The interesting trivia around the F&P article is that Perdue was a third year research assistant of Lon Fuller. The theoretical parts of the paper were written by Fuller himself and the case laws were researched by William Perdue Jr. Another interesting trivia is that Richard M Nixon, the former American president (the only President of the US to have resigned- notorious for the Watergate scandal) would have "almost served as Fuller's research assistant" for the article (see, William M. Wiecek, The History of the Supreme Court of the United States, p. 449, foot note 39). Fuller should be credited for the ethical decision to let Perdue be the co-author for the work. This is an important lesson for academicians in India. In an age where research supervisors hijack the work of research scholars and at times sexually abuse them, Fuller's action of acknowledging Perdue as the co-author should be the lesson that academicians should learn.

Why Expectation Damages?

The concept of "expectation damages" was further brought to the mainstream by the law and economics scholars, who argued that so long as performance is not inefficient (notice the double negative), expectation damages provide the incentive for the promisor to perform the contract. If there is no expectation damages, the promisee would be left with non-performance, which was not desirable from the social welfare point of view.

[Note: The next part of this post cannot be understood unless the previous post is read]

Now read the hypothetical case discussed in the previous post (read carefully). The profit of Dintel in the transaction between Dintel and Denovo was Rs. 2,000 (Rs. 10,000- Rs. 8,000). The benefits out of the transaction for Denovo was Rs. 2,000.  But the profit of Dintel in the transaction between Dintel and Yechee was Rs. 5,000 (Rs. 13,000- Rs. 8,000). If Dintel was allowed to breach after compensating Denovo for Rs. 2,000, Dintel would still earn Rs. 3,000 (Rs. 5000-Rs 2000), which was provided as the justification for the efficient breach theory. It was a win-win situation for all the three parties (under the assumption that Denovo could make alternative arrangements).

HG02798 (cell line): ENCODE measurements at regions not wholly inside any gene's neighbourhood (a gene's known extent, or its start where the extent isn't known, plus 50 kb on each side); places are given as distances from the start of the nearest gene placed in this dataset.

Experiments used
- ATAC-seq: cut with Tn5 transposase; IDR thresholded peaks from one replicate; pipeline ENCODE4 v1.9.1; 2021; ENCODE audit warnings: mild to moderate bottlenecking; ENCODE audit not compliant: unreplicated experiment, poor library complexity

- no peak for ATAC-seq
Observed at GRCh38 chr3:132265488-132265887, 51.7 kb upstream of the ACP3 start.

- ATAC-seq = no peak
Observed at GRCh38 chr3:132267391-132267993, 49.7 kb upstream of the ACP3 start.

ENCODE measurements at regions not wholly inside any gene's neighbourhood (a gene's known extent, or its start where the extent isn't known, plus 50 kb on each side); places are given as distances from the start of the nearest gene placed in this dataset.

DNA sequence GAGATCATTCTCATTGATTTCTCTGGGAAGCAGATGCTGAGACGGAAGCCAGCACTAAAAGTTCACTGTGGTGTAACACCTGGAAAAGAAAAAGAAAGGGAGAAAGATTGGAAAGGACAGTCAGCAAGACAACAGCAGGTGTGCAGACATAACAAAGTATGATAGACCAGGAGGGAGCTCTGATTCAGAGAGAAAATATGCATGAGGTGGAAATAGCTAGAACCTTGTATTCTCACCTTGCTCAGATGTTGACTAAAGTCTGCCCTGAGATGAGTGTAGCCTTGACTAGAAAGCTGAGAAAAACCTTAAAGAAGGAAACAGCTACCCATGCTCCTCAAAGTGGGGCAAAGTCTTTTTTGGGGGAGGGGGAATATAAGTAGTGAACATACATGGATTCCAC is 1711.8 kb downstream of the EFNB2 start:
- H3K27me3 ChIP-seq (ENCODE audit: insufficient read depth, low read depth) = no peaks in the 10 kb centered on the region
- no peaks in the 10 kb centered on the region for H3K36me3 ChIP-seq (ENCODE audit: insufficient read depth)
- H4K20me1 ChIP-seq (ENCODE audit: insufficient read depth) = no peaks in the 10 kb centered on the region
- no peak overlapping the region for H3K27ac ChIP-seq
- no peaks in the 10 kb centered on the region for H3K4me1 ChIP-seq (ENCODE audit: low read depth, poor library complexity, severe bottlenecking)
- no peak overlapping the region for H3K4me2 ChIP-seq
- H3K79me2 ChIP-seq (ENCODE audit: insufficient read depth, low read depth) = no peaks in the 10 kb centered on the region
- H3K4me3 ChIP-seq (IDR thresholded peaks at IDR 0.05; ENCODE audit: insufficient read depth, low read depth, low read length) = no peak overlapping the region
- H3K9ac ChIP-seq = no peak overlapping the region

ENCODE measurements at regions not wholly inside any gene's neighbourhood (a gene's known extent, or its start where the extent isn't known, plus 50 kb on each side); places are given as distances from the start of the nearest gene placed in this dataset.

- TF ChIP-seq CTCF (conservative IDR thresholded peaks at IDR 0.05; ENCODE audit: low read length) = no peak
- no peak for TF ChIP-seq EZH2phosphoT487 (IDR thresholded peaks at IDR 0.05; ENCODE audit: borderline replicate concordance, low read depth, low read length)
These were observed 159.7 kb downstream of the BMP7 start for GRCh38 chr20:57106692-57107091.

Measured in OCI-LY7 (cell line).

Now what would have happened if Yechee offered only Rs.11,000? After compensating Denovo (of Rs. 2000), Dintel would have earned a profit of only Rs. 1000, which was Rs. 1000 less than what it would've earned had it performed the contract with Denovo. Consider a scenario where Yechee offers only Rs. 11000 to Dintel, and if Dintel breaches the contract with Denovo, Denovo would have to pay Rs. 2000 for alternative procurement for another company CMD. In a case where expectation damages does not exist (and Dintel did not incur costs), Dintel would simply breach the contract with Denovo, leaving Denovo in the lurch, and go for Yechee's contract, thus earning a cool profit of Rs. 3,000. Denovo would then have to spend Rs. 2,000 extra and its profits from the sale of the laptop would be eroded, leaving Denovo worse off. Only if expectation damages existed would Dintel be prevented from breaching the contract with Denovo as it would earn a profit only of Rs. 1000 giving no incentive for Dintel to breach the contract with Denovo. 

This is the justification for expectation damages. More on the relevance of this discussion in the next post.

Thursday, April 12, 2018

Efficient Breach as a Justification for Specific Performance as an Exception